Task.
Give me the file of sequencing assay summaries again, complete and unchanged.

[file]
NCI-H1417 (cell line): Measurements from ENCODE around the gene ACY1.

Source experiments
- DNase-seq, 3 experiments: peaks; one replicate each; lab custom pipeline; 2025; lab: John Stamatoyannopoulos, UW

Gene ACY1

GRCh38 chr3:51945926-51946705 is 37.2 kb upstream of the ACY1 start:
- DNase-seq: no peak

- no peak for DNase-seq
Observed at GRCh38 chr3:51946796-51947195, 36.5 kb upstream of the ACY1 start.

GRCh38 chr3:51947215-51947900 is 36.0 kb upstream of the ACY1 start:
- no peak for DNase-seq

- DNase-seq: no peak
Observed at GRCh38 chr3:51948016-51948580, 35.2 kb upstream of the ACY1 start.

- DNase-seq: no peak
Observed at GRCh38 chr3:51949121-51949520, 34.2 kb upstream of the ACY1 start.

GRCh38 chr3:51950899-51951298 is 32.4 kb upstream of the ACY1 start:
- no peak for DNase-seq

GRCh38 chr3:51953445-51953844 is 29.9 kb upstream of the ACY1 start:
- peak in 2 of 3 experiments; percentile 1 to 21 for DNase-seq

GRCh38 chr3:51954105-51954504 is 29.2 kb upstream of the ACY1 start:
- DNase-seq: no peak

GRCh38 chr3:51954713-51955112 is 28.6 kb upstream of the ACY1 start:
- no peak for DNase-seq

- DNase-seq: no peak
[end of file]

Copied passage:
NCI-H1417 (cell line): Measurements from ENCODE around the gene ACY1.

Source experiments
- DNase-seq, 3 experiments: peaks; one replicate each; lab custom pipeline; 2025; lab: John Stamatoyannopoulos, UW

Gene ACY1

GRCh38 chr3:51945926-51946705 is 37.2 kb upstream of the ACY1 start:
- DNase-seq: no peak

- no peak for DNase-seq
Observed at GRCh38 chr3:51946796-51947195, 36.5 kb upstream of the ACY1 start.

GRCh38 chr3:51947215-51947900 is 36.0 kb upstream of the ACY1 start:
- no peak for DNase-seq

- DNase-seq: no peak
Observed at GRCh38 chr3:51948016-51948580, 35.2 kb upstream of the ACY1 start.

- DNase-seq: no peak
Observed at GRCh38 chr3:51949121-51949520, 34.2 kb upstream of the ACY1 start.

GRCh38 chr3:51950899-51951298 is 32.4 kb upstream of the ACY1 start:
- no peak for DNase-seq

GRCh38 chr3:51953445-51953844 is 29.9 kb upstream of the ACY1 start:
- peak in 2 of 3 experiments; percentile 1 to 21 for DNase-seq

GRCh38 chr3:51954105-51954504 is 29.2 kb upstream of the ACY1 start:
- DNase-seq: no peak

GRCh38 chr3:51954713-51955112 is 28.6 kb upstream of the ACY1 start:
- no peak for DNase-seq

- DNase-seq: no peak